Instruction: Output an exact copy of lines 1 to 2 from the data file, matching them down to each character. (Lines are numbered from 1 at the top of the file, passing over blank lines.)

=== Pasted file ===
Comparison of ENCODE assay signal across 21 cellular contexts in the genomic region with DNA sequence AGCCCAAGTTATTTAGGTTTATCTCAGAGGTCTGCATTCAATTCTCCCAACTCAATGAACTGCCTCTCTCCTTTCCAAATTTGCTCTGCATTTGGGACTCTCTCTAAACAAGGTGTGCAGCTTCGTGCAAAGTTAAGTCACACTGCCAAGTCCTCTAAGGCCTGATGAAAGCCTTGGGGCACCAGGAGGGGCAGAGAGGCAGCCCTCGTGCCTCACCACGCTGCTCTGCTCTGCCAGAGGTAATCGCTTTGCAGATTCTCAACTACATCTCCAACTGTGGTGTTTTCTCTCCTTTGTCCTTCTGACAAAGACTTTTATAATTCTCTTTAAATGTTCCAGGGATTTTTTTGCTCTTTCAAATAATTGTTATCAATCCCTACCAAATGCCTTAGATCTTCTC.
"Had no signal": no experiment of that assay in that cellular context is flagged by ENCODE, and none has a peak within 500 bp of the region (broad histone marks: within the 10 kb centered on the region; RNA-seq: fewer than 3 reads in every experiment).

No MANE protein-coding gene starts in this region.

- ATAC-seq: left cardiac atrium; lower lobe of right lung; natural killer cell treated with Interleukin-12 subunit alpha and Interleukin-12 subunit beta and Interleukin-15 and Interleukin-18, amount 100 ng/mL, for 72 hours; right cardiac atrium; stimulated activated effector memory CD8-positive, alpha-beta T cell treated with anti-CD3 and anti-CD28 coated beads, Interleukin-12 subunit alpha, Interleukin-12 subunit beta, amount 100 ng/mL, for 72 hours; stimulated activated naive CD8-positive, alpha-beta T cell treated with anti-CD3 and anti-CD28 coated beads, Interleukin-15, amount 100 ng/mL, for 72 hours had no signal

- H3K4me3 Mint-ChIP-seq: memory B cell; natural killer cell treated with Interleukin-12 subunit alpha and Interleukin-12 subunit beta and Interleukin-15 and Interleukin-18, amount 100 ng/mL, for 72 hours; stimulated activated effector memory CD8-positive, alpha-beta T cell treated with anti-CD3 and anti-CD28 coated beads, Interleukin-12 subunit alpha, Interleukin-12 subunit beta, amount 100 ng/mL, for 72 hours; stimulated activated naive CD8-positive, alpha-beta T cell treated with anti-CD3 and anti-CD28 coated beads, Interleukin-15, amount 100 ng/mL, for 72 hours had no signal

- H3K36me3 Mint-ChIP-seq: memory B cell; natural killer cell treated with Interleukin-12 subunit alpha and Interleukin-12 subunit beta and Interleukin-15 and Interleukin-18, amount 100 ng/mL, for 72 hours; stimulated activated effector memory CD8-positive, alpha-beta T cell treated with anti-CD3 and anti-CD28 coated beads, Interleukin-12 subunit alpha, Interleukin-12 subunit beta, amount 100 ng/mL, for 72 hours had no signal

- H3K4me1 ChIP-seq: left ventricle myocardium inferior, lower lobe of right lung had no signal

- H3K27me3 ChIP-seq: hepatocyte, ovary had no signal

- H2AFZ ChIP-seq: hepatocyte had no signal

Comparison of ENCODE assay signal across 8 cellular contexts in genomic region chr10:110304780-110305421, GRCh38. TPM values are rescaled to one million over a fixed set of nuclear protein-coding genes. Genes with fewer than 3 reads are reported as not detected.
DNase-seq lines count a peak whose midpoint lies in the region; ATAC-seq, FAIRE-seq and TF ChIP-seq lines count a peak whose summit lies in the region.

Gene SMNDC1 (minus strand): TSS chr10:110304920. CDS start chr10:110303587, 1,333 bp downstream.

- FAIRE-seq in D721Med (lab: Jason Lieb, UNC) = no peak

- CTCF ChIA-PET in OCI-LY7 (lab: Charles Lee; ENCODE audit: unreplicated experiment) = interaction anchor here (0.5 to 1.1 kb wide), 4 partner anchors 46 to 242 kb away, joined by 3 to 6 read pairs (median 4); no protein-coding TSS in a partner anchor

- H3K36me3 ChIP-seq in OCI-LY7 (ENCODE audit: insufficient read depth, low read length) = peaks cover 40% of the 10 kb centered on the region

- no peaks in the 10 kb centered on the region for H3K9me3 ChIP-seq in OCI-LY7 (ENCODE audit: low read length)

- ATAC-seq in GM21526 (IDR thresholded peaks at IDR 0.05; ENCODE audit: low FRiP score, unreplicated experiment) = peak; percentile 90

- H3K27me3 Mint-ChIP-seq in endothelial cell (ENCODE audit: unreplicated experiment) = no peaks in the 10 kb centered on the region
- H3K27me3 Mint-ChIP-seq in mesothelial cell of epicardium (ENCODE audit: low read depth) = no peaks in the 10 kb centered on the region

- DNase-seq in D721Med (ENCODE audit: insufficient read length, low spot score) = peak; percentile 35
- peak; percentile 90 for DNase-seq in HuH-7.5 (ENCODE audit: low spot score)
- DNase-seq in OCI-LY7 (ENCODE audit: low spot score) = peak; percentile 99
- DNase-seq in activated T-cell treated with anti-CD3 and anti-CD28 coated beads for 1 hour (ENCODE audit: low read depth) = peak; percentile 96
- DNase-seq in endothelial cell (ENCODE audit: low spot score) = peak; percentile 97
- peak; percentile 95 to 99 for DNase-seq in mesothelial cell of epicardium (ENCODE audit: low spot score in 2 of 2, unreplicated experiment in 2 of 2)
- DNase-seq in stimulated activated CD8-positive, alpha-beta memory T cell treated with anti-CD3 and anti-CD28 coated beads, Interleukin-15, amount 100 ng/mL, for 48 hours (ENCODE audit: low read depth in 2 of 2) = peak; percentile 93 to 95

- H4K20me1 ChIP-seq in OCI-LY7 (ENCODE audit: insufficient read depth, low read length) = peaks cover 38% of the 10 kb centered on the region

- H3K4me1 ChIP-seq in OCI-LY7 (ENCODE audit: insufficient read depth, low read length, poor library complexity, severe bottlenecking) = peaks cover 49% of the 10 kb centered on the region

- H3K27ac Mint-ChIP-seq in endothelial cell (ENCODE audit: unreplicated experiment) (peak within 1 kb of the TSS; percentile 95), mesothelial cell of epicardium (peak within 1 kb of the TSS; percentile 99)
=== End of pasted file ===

Comparison of ENCODE assay signal across 21 cellular contexts in the genomic region with DNA sequence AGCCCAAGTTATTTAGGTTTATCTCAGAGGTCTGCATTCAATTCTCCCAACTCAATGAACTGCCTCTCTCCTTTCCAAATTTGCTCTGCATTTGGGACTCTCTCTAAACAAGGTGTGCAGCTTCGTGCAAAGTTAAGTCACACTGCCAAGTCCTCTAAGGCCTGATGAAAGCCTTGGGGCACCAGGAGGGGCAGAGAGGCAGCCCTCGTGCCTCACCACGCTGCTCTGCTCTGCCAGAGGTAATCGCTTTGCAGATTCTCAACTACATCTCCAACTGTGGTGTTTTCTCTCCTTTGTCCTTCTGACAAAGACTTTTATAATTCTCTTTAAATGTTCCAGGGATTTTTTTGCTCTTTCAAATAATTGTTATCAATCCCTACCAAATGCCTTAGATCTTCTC.
"Had no signal": no experiment of that assay in that cellular context is flagged by ENCODE, and none has a peak within 500 bp of the region (broad histone marks: within the 10 kb centered on the region; RNA-seq: fewer than 3 reads in every experiment).